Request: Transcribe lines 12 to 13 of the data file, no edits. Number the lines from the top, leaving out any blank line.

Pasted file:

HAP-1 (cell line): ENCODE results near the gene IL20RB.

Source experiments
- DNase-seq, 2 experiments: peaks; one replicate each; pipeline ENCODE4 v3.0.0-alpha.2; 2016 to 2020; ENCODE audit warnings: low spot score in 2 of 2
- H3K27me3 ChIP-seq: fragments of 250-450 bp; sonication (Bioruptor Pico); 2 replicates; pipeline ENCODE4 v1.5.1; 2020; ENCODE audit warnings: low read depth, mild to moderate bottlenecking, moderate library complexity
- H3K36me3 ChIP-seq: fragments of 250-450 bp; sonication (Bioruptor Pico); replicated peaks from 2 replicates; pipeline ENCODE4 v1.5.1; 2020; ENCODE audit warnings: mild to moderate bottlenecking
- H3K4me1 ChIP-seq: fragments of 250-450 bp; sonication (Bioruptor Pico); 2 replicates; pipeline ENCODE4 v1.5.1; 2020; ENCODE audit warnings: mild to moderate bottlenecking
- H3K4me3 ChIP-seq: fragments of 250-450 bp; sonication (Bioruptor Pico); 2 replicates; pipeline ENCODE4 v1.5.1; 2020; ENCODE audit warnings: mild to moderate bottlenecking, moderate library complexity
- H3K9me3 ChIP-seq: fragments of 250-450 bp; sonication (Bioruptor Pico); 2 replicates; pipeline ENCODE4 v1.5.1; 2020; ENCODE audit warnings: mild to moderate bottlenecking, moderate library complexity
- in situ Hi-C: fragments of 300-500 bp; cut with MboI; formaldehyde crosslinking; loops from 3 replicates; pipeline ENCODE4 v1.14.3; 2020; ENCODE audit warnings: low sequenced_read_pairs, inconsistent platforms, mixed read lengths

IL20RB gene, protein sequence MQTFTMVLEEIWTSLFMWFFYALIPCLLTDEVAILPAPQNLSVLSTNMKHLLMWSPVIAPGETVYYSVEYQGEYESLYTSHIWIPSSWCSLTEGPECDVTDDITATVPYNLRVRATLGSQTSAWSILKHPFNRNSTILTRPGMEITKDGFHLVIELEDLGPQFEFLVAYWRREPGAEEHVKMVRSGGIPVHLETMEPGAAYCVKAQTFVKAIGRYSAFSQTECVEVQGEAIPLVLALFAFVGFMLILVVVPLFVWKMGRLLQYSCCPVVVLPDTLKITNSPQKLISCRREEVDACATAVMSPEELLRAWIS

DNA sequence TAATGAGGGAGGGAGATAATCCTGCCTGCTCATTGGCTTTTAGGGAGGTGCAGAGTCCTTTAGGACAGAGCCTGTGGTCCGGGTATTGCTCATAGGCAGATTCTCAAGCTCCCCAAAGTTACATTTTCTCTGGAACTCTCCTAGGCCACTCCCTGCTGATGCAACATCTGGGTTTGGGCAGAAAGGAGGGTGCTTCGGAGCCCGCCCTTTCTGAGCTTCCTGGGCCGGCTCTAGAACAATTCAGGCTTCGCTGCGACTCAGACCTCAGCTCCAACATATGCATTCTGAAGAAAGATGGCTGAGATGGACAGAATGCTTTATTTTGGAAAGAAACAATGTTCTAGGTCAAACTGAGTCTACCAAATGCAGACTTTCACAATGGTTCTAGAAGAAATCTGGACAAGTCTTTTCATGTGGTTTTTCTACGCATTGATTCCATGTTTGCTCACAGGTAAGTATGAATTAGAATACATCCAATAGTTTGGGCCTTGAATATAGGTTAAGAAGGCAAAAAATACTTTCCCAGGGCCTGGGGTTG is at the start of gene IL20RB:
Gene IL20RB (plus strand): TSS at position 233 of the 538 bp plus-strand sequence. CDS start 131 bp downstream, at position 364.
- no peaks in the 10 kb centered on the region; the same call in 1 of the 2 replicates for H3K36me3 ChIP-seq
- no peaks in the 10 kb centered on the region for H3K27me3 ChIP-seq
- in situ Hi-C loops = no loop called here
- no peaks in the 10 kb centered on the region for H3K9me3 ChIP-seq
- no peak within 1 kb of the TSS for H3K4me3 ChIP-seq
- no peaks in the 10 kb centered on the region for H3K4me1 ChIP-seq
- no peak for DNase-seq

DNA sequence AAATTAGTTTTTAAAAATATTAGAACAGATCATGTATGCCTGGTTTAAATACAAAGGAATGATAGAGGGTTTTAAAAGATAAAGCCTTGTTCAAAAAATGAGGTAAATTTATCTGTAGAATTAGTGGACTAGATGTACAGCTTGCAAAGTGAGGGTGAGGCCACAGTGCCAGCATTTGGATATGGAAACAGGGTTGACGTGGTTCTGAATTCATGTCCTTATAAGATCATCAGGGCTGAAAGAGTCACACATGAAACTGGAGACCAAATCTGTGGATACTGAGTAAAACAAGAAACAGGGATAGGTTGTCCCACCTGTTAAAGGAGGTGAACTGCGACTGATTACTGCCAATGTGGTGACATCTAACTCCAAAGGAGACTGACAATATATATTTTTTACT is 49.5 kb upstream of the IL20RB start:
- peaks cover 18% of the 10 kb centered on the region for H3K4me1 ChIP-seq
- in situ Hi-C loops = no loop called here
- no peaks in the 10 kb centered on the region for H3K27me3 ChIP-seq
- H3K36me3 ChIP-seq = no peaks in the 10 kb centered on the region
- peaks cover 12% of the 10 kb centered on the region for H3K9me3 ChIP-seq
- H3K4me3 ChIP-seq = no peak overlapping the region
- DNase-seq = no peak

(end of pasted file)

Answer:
Gene IL20RB (plus strand): TSS at position 233 of the 538 bp plus-strand sequence. CDS start 131 bp downstream, at position 364.
- no peaks in the 10 kb centered on the region; the same call in 1 of the 2 replicates for H3K36me3 ChIP-seq